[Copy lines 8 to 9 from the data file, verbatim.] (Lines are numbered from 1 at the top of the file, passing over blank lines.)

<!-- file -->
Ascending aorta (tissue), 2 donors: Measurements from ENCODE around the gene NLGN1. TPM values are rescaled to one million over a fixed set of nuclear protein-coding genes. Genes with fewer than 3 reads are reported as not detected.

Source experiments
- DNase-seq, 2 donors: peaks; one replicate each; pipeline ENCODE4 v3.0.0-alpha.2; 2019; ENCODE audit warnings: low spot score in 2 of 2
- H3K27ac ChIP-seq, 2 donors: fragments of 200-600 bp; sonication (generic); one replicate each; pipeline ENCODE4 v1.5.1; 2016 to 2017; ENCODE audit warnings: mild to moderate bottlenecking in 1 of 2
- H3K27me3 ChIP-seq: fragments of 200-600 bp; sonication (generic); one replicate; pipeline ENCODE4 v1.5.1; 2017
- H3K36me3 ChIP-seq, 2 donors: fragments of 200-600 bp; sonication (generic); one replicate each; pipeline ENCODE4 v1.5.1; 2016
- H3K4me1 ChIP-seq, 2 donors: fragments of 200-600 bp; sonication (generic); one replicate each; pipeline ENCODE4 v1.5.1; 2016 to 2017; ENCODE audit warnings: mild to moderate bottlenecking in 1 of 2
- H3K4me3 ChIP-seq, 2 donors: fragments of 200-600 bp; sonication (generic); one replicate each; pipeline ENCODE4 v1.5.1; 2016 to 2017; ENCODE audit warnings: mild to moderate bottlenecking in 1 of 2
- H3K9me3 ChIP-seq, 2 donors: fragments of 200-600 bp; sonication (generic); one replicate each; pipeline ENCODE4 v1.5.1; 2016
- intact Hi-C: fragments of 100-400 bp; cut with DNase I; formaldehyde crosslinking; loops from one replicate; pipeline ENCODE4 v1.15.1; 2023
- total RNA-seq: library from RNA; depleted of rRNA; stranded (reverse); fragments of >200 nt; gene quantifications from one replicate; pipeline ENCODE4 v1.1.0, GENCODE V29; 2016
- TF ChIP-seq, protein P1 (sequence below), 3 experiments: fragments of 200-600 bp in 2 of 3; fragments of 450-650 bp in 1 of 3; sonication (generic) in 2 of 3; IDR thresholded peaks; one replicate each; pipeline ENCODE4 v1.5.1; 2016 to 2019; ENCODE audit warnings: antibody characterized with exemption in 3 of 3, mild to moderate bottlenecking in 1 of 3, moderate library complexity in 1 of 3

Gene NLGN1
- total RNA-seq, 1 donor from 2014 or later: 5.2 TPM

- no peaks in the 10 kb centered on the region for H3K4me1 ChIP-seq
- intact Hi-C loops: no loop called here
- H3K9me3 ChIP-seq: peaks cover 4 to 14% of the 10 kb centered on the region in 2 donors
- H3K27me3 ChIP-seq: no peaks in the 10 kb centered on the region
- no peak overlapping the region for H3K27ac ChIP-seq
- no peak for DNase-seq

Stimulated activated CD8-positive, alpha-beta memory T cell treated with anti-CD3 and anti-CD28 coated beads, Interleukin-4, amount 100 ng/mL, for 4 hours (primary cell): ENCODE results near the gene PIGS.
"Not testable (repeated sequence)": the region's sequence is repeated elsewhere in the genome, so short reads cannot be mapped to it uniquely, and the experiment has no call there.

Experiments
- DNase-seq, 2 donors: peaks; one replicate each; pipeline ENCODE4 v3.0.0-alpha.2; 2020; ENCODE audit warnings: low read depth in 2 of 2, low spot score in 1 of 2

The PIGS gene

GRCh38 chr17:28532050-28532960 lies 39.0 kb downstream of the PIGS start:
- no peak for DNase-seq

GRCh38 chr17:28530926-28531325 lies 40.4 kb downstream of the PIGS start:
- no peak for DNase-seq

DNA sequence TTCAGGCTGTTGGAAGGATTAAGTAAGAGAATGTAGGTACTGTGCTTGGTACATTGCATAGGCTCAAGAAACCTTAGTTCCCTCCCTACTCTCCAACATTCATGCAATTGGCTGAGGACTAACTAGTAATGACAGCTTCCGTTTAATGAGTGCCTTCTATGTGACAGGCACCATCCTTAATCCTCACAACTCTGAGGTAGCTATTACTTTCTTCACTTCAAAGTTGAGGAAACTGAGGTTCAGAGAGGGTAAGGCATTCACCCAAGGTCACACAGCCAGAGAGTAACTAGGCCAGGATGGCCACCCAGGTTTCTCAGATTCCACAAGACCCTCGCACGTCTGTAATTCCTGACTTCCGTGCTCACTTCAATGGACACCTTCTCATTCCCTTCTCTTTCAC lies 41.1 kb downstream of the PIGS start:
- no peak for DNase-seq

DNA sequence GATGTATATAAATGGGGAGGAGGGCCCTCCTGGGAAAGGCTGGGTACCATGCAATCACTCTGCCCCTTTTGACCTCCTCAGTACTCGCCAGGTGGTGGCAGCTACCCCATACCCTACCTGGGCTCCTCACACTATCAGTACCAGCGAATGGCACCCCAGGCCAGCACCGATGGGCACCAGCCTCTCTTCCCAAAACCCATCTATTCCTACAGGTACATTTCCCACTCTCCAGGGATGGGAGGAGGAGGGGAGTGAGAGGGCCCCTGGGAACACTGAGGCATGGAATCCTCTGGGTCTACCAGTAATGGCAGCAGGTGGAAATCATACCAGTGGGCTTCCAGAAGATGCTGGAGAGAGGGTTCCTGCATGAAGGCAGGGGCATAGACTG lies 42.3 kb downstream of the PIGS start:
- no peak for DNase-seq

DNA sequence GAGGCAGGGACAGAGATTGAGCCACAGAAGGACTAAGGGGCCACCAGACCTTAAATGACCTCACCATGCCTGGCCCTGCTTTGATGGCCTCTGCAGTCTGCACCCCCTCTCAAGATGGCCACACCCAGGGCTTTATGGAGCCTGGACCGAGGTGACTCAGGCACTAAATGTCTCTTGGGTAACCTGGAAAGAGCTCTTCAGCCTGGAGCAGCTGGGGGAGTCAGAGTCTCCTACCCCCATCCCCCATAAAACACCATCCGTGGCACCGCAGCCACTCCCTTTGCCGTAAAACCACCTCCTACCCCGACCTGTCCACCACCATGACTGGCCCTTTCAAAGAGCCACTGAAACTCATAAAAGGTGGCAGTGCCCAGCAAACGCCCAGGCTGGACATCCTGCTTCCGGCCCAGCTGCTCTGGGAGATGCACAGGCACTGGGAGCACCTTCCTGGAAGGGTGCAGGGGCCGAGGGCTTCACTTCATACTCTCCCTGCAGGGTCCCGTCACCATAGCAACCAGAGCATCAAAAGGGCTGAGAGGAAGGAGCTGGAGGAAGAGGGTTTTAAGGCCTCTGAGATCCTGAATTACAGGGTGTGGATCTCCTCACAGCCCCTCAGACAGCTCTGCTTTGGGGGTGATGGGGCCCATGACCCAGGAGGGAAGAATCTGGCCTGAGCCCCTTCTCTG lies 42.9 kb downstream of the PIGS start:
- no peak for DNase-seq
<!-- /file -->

- H3K4me3 ChIP-seq, 2 donors: fragments of 200-600 bp; sonication (generic); one replicate each; pipeline ENCODE4 v1.5.1; 2016 to 2017; ENCODE audit warnings: mild to moderate bottlenecking in 1 of 2
- H3K9me3 ChIP-seq, 2 donors: fragments of 200-600 bp; sonication (generic); one replicate each; pipeline ENCODE4 v1.5.1; 2016